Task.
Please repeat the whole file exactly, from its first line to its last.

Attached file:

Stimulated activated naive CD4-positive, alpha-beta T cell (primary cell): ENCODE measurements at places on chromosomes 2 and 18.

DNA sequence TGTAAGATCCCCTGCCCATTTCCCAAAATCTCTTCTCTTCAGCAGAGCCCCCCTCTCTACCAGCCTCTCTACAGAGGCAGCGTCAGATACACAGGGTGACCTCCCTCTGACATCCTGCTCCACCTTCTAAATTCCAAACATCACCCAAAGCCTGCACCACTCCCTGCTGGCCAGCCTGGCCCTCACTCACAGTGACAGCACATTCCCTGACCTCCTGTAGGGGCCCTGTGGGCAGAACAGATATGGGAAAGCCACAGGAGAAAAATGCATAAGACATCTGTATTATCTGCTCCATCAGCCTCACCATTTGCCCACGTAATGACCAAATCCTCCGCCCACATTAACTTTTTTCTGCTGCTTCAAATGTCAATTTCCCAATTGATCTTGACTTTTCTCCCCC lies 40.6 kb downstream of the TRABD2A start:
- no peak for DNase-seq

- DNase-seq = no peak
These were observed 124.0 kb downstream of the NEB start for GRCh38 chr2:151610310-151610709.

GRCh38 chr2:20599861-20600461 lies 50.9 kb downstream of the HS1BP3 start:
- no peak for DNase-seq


Stimulated activated naive CD4-positive, alpha-beta T cell (primary cell): ENCODE measurements at places on chromosomes 2 and 18.

DNA sequence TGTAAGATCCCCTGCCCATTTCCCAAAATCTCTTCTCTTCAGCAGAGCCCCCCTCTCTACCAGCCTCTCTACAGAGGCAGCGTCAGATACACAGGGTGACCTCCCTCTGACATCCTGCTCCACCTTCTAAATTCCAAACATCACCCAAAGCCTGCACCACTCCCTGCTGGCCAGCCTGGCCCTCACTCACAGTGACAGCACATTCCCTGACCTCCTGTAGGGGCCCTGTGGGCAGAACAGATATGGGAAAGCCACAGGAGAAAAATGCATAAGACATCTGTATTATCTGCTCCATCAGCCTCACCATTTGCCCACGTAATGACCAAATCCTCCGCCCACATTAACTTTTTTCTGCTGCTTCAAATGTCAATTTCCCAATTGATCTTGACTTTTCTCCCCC lies 40.6 kb downstream of the TRABD2A start:
- no peak for DNase-seq

- DNase-seq = no peak
These were observed 124.0 kb downstream of the NEB start for GRCh38 chr2:151610310-151610709.

GRCh38 chr2:20599861-20600461 lies 50.9 kb downstream of the HS1BP3 start:
- no peak for DNase-seq